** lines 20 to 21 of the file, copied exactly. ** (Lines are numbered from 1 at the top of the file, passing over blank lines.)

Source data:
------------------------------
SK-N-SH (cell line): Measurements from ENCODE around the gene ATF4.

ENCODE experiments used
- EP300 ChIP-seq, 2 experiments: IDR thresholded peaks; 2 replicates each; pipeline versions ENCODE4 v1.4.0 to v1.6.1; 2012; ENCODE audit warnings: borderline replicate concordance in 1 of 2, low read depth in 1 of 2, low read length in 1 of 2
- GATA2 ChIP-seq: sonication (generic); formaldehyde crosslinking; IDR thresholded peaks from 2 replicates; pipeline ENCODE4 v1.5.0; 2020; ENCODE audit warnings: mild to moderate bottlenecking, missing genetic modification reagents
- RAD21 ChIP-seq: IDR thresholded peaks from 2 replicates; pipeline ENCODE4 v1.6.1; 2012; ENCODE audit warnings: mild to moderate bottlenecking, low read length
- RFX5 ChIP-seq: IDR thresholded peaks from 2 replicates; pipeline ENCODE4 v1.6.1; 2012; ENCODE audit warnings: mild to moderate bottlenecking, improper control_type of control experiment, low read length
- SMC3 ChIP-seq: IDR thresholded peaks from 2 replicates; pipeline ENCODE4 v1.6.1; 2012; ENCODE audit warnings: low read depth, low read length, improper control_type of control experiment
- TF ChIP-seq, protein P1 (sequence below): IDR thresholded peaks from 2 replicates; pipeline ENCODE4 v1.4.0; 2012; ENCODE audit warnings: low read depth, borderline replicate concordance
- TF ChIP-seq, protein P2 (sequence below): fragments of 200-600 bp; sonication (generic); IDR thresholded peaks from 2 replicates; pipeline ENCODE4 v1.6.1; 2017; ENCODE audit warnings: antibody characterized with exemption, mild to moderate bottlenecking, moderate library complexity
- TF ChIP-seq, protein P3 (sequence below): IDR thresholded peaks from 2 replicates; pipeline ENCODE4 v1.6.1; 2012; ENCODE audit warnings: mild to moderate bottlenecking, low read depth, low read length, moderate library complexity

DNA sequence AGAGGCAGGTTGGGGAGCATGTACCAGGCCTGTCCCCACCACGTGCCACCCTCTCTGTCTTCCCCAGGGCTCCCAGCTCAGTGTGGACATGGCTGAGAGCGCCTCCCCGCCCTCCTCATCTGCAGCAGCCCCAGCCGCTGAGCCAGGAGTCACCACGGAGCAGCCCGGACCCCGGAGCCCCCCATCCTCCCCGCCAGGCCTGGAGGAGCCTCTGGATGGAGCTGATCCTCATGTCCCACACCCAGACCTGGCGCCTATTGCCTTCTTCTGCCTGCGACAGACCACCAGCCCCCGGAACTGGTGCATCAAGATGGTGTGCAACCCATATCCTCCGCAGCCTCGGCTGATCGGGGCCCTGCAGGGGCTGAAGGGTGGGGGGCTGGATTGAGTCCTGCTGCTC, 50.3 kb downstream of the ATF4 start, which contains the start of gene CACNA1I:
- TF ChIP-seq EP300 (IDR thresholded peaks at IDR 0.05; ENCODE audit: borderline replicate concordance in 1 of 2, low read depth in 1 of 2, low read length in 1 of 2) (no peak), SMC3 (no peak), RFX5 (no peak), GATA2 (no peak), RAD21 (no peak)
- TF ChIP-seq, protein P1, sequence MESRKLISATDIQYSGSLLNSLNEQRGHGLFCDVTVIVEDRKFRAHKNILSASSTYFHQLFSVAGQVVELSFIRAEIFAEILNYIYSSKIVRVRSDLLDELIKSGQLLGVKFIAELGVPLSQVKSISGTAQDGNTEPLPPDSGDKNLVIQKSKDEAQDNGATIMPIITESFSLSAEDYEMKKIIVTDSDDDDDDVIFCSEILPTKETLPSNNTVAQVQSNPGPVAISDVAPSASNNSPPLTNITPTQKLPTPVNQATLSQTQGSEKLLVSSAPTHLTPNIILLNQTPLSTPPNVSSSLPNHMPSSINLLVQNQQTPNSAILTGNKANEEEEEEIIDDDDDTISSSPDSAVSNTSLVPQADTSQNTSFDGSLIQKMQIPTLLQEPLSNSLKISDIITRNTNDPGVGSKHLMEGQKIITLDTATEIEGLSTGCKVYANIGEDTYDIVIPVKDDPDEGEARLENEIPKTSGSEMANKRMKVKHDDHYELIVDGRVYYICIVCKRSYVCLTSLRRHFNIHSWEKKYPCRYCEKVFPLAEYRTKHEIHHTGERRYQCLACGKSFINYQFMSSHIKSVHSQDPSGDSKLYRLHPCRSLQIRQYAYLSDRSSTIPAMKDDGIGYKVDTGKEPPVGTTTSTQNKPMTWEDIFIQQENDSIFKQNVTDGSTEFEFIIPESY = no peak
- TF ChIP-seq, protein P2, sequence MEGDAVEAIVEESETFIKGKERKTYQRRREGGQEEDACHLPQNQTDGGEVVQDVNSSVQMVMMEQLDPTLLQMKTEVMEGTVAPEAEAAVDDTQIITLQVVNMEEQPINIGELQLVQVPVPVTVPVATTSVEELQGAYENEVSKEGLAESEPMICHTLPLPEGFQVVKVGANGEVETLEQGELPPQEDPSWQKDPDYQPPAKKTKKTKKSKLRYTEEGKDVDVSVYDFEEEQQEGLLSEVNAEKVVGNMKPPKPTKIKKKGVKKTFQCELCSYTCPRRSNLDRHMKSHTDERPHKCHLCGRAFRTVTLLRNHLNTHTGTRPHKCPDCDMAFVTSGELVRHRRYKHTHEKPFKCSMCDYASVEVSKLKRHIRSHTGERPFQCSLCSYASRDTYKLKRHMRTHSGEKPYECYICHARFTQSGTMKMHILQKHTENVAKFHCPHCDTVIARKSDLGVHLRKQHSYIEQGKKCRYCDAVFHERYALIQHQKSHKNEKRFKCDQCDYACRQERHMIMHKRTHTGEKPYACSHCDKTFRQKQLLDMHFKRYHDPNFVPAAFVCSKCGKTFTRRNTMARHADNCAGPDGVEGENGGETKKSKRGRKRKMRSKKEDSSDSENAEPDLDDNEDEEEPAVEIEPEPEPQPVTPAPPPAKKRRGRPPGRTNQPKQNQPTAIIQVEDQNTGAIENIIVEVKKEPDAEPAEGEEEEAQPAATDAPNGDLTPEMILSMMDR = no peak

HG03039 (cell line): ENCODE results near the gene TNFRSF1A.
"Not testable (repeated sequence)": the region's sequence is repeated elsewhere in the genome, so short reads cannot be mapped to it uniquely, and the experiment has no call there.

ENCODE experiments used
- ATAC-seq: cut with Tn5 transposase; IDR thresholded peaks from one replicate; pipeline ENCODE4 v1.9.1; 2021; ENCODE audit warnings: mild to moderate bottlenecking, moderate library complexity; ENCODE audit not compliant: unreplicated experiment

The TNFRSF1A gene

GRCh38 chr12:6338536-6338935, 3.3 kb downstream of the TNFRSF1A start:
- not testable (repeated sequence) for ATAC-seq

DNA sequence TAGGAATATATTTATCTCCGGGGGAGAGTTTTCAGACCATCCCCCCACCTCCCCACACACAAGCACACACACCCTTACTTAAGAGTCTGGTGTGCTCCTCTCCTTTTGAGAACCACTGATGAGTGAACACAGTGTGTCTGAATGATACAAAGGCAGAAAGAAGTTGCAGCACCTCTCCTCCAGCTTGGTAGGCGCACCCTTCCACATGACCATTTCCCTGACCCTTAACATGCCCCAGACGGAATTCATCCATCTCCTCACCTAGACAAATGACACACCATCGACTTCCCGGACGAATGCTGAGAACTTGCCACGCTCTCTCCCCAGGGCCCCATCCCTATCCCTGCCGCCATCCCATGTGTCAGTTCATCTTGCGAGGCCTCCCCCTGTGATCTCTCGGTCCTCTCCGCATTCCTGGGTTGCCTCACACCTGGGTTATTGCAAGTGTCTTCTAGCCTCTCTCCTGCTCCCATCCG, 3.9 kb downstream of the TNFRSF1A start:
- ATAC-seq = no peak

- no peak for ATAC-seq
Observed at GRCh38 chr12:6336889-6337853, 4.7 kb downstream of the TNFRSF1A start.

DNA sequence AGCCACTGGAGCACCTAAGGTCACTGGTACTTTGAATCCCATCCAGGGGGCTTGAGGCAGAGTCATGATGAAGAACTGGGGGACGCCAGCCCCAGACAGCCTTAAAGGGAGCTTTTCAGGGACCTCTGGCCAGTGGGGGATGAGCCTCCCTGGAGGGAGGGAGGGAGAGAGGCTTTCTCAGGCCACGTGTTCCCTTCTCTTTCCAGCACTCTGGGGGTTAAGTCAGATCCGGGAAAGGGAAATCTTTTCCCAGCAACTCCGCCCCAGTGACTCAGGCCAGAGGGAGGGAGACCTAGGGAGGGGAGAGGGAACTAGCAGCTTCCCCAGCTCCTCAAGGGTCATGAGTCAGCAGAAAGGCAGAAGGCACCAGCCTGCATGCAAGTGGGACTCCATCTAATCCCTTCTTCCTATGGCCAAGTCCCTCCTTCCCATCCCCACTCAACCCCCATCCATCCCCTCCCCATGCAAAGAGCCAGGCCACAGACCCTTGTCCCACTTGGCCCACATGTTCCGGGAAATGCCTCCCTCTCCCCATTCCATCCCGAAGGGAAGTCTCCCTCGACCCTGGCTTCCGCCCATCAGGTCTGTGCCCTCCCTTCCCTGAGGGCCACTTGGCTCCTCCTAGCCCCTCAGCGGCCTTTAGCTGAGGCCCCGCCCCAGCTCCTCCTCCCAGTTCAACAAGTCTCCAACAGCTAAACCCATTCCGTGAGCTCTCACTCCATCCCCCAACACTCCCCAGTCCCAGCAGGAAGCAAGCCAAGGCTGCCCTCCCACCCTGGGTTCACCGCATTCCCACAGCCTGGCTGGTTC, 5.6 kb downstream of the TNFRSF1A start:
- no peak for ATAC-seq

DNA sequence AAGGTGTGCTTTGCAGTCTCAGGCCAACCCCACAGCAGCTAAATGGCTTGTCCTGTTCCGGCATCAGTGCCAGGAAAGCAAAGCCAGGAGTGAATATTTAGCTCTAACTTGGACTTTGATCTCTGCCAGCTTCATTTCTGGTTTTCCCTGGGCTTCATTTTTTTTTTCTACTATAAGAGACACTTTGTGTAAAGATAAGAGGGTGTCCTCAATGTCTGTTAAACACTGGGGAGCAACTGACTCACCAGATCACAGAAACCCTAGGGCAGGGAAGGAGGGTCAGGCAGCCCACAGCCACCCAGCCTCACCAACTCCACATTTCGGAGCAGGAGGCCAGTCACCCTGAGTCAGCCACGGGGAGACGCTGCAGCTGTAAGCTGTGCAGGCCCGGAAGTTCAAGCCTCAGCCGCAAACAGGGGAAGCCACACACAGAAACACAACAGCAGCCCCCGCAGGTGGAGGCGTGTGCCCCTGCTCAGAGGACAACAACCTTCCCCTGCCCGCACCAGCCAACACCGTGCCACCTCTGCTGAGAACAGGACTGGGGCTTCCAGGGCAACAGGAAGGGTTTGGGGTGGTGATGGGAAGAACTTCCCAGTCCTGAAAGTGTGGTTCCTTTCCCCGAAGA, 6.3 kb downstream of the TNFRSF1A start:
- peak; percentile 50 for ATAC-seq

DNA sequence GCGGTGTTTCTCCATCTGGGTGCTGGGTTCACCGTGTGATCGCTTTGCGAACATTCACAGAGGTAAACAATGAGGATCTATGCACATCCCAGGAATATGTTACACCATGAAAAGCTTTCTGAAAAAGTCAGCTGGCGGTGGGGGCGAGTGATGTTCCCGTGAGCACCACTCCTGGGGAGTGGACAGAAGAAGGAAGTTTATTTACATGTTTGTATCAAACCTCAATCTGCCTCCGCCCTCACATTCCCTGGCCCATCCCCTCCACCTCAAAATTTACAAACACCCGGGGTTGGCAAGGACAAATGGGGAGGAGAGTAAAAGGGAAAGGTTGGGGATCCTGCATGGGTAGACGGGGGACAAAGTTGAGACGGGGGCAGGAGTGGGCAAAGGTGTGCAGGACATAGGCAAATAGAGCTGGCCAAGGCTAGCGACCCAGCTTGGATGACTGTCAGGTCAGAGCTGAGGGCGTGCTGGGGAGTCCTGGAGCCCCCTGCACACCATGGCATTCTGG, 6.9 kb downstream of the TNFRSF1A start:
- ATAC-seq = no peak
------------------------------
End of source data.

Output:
GRCh38 chr12:6338536-6338935, 3.3 kb downstream of the TNFRSF1A start:
- not testable (repeated sequence) for ATAC-seq